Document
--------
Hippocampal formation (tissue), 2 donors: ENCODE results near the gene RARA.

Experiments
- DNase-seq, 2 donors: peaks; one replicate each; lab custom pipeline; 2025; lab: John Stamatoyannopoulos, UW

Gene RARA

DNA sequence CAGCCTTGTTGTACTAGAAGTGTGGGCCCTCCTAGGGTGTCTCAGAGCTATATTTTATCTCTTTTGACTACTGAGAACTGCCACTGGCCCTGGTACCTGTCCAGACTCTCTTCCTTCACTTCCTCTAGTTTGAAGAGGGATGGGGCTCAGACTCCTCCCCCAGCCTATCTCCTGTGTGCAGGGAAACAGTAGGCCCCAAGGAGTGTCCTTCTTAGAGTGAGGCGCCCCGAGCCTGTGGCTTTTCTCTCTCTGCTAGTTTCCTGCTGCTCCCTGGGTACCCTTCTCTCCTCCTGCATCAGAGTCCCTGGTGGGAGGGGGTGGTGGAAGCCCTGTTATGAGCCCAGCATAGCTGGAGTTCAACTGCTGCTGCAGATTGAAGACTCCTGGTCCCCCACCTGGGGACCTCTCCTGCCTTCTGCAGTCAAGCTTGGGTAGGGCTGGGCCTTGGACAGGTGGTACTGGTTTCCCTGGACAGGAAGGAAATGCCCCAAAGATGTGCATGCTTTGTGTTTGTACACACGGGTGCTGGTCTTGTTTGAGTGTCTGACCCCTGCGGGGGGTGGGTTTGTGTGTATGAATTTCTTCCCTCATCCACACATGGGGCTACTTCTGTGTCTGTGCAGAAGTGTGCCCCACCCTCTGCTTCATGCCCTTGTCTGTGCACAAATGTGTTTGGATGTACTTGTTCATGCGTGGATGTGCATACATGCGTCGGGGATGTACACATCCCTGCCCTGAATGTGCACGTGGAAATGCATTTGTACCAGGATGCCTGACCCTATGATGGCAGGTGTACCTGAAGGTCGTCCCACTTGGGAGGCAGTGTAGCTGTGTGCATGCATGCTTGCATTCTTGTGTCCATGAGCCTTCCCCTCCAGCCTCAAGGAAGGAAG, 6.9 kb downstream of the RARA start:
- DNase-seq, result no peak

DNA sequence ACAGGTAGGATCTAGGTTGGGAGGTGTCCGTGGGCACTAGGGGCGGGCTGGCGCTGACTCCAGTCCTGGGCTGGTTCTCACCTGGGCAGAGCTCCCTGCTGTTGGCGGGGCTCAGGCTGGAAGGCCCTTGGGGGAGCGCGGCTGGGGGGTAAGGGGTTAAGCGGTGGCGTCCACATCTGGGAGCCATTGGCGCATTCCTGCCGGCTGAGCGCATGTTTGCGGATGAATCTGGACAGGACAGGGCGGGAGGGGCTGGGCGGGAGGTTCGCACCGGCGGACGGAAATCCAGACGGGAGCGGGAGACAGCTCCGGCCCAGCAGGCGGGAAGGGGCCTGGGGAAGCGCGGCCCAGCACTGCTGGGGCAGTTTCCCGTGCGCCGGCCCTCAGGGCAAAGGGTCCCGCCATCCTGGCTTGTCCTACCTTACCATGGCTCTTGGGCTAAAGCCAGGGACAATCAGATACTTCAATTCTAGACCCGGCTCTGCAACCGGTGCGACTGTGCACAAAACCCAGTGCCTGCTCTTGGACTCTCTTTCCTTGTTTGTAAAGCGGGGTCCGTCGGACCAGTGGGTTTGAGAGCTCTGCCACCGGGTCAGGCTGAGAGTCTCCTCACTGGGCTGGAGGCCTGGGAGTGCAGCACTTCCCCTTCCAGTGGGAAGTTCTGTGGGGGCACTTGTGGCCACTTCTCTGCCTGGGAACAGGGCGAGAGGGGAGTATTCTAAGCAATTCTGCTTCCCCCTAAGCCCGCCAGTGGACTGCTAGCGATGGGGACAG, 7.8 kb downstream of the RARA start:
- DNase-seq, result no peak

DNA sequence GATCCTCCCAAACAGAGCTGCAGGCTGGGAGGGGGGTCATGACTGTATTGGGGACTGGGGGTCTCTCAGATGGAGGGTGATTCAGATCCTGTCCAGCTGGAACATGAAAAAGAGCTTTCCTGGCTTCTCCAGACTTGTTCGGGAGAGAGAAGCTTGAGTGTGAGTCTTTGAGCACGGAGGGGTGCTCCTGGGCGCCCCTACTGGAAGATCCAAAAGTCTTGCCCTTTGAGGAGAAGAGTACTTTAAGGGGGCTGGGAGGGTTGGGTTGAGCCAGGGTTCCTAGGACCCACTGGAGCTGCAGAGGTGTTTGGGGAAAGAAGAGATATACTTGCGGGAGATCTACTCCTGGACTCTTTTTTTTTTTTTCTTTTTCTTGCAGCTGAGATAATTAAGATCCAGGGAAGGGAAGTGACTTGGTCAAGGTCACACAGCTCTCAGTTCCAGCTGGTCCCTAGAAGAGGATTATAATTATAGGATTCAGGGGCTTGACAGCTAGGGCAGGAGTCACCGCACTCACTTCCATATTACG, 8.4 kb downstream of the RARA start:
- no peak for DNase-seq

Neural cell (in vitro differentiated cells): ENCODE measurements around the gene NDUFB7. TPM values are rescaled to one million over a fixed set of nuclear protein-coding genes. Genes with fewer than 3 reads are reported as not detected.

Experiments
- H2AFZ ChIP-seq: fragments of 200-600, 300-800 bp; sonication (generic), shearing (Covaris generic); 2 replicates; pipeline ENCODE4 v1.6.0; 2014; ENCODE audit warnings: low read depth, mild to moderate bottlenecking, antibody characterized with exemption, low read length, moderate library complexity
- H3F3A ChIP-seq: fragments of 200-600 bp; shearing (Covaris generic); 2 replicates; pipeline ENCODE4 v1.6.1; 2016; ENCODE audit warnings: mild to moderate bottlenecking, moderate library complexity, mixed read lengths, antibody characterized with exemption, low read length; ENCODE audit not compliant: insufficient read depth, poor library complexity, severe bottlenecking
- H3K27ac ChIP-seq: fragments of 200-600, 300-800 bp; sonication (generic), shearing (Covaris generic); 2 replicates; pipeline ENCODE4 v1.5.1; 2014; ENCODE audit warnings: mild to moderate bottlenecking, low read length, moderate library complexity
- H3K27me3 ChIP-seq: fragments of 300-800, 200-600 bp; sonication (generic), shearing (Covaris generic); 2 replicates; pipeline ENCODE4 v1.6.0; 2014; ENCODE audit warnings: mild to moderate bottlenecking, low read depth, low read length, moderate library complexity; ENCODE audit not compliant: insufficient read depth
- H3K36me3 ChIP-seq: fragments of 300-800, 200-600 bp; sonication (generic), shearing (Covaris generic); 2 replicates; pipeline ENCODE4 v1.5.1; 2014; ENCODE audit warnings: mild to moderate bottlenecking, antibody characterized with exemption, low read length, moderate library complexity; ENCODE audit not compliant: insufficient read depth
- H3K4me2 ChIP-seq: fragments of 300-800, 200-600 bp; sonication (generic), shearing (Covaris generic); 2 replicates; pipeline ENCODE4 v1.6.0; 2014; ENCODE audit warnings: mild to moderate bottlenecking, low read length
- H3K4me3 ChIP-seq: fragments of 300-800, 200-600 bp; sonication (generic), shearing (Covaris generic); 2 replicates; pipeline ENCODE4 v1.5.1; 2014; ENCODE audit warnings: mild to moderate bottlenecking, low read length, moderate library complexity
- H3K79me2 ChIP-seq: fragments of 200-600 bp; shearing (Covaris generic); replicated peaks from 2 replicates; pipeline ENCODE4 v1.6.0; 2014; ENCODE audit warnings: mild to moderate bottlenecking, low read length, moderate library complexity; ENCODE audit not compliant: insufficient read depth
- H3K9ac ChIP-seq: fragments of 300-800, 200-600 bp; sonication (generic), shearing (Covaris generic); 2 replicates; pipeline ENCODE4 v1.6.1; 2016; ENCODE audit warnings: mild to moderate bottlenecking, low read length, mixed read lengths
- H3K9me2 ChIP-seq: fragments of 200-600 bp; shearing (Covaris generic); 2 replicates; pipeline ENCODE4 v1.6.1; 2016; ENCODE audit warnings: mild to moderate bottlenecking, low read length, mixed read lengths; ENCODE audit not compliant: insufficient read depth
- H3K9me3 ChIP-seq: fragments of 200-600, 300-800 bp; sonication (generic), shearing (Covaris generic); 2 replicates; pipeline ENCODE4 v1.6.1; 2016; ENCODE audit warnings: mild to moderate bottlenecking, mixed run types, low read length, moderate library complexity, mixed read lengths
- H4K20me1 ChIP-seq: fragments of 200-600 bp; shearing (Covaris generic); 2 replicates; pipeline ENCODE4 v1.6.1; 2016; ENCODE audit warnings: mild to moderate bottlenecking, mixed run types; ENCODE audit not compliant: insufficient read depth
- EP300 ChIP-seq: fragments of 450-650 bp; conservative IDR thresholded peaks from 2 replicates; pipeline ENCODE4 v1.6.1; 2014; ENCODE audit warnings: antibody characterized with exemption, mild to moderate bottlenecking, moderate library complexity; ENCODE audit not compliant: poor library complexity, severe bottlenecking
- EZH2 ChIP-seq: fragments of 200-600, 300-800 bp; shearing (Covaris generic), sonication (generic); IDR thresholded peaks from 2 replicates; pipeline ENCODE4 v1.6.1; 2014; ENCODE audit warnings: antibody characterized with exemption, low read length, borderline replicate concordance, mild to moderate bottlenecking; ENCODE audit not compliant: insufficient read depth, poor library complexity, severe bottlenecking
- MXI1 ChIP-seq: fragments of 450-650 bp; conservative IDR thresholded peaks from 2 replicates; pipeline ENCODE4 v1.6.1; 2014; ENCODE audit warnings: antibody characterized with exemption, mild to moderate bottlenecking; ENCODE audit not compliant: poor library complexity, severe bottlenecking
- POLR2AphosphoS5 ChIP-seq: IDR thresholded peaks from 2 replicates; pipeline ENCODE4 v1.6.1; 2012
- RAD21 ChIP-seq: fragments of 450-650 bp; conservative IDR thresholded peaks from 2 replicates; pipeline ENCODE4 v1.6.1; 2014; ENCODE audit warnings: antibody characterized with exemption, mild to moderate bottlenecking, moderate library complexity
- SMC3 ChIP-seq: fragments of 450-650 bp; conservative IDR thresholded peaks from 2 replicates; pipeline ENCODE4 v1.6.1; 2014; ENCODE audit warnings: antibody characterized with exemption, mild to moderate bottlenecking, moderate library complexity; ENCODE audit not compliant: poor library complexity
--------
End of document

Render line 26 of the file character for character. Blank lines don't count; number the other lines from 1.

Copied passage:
- EZH2 ChIP-seq: fragments of 200-600, 300-800 bp; shearing (Covaris generic), sonication (generic); IDR thresholded peaks from 2 replicates; pipeline ENCODE4 v1.6.1; 2014; ENCODE audit warnings: antibody characterized with exemption, low read length, borderline replicate concordance, mild to moderate bottlenecking; ENCODE audit not compliant: insufficient read depth, poor library complexity, severe bottlenecking